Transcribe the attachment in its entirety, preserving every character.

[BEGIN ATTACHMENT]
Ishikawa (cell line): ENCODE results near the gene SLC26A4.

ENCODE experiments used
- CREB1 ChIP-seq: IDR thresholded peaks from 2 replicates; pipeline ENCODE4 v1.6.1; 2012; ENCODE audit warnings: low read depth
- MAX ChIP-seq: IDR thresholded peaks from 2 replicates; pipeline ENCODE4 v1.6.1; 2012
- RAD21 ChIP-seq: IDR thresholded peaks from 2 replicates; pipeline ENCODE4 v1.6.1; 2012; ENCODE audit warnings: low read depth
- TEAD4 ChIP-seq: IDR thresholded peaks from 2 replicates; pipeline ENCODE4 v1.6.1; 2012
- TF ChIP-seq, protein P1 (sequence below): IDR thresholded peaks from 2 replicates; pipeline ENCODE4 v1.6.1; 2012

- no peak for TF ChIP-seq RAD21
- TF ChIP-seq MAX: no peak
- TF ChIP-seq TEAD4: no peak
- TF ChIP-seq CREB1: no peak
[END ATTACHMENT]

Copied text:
Ishikawa (cell line): ENCODE results near the gene SLC26A4.

ENCODE experiments used
- CREB1 ChIP-seq: IDR thresholded peaks from 2 replicates; pipeline ENCODE4 v1.6.1; 2012; ENCODE audit warnings: low read depth
- MAX ChIP-seq: IDR thresholded peaks from 2 replicates; pipeline ENCODE4 v1.6.1; 2012
- RAD21 ChIP-seq: IDR thresholded peaks from 2 replicates; pipeline ENCODE4 v1.6.1; 2012; ENCODE audit warnings: low read depth
- TEAD4 ChIP-seq: IDR thresholded peaks from 2 replicates; pipeline ENCODE4 v1.6.1; 2012
- TF ChIP-seq, protein P1 (sequence below): IDR thresholded peaks from 2 replicates; pipeline ENCODE4 v1.6.1; 2012

- no peak for TF ChIP-seq RAD21
- TF ChIP-seq MAX: no peak
- TF ChIP-seq TEAD4: no peak
- TF ChIP-seq CREB1: no peak